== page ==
Destroyer

    Notorious Lightning and Other Works

    6

    Canadian singer-songwriter Daniel Bejar has likely had two moments when he realized that the music he was making with his bandmates was something special. The first probably occurred with the New Pornographers, in which Bejar assists Carl “A.C.” Newman with songwriting duties for the all-star cast of sugar-soaked maple-leaf merriment. The second must have occurred on the road when Bejar was touring for 2004’s Your Blues, his fifth solo release as Destroyer. Bejar’s Canadian chums in Frog Eyes saddled up as his opening act as well as his backing band, and the recreation of Your Blues began.

    [more:]

    Ecstatic about the energetic live performances, Bejar invited Frog Eyes to commit this experience to tape for Destroyer’s fans. But instead of piecing together a more-often-disappointing-than-not live album, Destroyer and Frog Eyes re-recorded six songs from Your Blues in the studio, to be released as the Notorious Lightning and other Works EP.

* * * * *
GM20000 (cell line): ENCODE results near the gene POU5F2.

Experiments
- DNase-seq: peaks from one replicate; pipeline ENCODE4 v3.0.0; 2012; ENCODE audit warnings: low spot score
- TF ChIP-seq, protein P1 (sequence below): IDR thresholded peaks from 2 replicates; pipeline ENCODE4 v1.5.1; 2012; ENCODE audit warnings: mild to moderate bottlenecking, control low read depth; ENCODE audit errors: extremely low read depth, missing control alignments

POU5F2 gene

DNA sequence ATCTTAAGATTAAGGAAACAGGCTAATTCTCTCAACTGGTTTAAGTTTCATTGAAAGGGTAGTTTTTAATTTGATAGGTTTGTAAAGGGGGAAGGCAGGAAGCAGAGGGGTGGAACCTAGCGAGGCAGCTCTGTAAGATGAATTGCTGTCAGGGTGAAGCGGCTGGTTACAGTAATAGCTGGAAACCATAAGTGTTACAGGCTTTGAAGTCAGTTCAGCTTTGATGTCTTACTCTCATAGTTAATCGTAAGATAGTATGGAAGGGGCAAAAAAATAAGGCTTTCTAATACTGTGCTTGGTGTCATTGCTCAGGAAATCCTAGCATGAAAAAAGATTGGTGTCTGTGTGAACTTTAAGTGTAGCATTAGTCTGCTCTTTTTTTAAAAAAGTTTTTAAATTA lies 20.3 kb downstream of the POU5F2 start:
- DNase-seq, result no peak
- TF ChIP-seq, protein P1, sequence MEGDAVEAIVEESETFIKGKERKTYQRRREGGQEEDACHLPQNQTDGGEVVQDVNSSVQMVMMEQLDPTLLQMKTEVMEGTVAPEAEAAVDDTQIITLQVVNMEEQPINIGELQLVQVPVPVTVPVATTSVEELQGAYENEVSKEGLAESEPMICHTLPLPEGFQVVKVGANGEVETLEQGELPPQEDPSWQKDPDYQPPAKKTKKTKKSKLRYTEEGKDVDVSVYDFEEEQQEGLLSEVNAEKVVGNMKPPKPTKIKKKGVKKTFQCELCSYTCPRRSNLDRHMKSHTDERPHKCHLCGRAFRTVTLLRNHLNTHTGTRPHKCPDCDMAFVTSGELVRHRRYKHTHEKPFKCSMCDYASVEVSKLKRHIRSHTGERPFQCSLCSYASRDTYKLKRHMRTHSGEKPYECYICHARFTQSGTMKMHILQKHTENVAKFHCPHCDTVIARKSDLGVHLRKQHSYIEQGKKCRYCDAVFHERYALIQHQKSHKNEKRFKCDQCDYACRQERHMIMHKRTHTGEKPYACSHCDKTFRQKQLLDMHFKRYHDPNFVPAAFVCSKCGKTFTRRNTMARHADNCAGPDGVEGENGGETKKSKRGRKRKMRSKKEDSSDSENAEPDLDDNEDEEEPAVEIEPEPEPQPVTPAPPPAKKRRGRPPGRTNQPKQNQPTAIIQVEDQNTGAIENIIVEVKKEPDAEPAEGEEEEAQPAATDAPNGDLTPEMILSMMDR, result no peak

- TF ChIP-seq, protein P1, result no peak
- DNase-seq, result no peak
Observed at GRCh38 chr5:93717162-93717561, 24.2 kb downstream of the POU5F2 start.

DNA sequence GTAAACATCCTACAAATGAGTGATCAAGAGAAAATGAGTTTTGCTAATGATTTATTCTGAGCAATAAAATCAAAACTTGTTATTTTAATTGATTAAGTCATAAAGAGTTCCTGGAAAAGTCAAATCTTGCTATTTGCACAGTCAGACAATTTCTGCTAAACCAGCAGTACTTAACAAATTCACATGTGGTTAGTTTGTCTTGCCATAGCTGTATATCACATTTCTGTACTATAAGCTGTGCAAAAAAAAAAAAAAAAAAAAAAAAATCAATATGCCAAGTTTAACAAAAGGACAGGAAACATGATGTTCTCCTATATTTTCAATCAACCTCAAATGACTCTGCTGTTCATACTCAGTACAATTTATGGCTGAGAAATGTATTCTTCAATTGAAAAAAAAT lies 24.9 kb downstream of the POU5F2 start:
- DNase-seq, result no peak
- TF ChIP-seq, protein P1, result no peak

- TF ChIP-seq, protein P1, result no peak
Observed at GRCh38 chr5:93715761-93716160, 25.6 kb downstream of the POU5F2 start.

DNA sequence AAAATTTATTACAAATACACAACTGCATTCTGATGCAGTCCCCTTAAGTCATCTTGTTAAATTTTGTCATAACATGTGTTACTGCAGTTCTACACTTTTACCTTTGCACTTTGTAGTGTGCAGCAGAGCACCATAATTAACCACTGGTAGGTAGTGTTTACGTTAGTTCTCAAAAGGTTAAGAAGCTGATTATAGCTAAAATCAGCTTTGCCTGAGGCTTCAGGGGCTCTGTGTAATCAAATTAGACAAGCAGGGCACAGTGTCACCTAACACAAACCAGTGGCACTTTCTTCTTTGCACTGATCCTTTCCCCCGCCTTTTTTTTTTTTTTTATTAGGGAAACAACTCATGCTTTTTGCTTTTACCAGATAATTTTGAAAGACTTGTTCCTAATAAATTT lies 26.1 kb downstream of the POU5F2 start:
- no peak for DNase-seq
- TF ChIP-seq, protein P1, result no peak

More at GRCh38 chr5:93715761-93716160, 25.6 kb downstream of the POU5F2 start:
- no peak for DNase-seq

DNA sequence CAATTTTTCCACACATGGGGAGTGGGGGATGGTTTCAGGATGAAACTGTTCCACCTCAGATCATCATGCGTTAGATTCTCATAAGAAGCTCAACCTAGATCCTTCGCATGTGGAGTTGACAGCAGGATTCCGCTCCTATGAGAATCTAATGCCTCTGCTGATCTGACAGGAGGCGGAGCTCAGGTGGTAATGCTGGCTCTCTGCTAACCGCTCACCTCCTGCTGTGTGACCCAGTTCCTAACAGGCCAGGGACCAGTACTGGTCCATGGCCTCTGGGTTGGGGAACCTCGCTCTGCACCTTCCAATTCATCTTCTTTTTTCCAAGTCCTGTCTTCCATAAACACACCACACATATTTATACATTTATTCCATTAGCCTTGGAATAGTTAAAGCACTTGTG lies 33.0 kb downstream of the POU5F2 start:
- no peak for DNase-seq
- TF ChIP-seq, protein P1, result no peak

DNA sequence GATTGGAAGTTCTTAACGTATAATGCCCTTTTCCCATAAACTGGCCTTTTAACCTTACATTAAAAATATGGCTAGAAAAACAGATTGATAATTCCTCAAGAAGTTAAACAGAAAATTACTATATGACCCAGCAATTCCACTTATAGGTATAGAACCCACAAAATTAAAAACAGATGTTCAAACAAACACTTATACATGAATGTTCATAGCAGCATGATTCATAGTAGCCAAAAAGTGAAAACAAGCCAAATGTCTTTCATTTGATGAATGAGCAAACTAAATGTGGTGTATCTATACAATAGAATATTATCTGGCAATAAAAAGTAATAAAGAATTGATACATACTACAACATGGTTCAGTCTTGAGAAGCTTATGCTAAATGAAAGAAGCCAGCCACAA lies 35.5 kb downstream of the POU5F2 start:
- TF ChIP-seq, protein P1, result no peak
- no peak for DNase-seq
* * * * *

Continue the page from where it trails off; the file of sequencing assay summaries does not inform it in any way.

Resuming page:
With most of the help seemingly coming from Frog Eyes guitarist Carey Mercer, the Your Blues songs have sprouted a new life, reeling in furiously shredded — yet still surprisingly contained — guitar and Bejar’s vocal abandon, which screeches with cathartic release. The just-under-ten-minute version of “Notorious Lightning” builds and falls and builds and falls and builds to where Bejar is howling sounds, not words, like Jeff Mangum in the middle of a weeklong cocaine bender. And the song then falls again.

    The musical tension and drama that this song structure produces is the EP’s strongest assent and its biggest curse. While it makes a song such as “Notorious Lightning” deliriously exciting, it also becomes more and more tiring every time this emotional roller coaster lulls in the incline. It makes the two New Pornographers-like songs, “New Ways of Living” and “An Actor’s Revenge,” feel like morning relief fizzies that rush to make up for the musical lollygagging prevalent throughout half this EP.

    Frog Eyes adds a powerful punch to each of these tracks, but the new additions made me wonder if Bejar’s eagerness to share the reconstructions of these songs is actually rooted in some innate deficiency in the original versions. And no perfect moment on the road can make up for that.

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    Streaming audio

    Destroyer on Merge’s Web site

    Merge Records Web site

    – 5-01-250

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